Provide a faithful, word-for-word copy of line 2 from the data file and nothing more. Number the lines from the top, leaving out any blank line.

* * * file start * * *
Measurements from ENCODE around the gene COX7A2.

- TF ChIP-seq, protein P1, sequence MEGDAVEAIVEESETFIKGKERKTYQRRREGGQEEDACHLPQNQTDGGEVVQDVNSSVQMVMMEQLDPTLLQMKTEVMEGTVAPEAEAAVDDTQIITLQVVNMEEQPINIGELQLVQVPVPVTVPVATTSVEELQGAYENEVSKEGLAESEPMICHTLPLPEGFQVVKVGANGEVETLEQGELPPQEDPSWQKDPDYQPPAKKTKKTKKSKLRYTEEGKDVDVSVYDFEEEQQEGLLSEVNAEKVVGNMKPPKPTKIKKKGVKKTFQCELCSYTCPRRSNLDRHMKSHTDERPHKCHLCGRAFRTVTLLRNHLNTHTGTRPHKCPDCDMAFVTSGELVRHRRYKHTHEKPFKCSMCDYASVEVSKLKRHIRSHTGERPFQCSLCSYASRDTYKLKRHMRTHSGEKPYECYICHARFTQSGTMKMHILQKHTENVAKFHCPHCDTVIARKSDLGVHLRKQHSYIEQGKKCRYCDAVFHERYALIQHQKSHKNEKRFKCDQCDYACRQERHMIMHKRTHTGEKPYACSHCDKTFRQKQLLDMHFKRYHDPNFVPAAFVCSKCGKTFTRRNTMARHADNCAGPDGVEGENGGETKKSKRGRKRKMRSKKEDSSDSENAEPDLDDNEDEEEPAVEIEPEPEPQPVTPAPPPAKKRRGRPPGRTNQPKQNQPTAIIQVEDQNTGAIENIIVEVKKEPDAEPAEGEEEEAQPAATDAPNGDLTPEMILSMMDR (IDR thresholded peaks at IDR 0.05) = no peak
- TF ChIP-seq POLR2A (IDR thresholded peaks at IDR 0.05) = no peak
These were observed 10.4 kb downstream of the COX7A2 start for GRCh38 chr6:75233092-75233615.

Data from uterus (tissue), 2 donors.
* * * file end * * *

- TF ChIP-seq, protein P1, sequence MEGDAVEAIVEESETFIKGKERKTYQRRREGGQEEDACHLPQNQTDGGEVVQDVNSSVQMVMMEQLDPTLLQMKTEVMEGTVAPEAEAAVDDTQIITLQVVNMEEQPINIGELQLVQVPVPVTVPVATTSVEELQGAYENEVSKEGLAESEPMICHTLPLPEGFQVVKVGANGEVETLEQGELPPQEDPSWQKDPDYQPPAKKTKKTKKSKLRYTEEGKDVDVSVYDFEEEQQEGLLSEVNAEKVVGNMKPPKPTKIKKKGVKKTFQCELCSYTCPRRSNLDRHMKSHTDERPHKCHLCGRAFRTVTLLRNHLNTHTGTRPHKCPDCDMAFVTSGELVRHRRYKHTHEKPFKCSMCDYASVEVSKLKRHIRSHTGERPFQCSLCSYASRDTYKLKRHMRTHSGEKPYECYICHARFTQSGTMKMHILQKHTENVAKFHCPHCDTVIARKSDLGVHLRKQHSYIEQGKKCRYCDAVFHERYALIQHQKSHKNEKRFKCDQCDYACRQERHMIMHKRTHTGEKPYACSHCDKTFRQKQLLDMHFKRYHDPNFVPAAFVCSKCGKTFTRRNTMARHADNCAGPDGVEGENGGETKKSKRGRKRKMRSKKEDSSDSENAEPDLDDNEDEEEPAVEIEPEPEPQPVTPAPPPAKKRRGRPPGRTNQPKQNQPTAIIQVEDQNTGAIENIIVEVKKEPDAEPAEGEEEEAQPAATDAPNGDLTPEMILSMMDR (IDR thresholded peaks at IDR 0.05) = no peak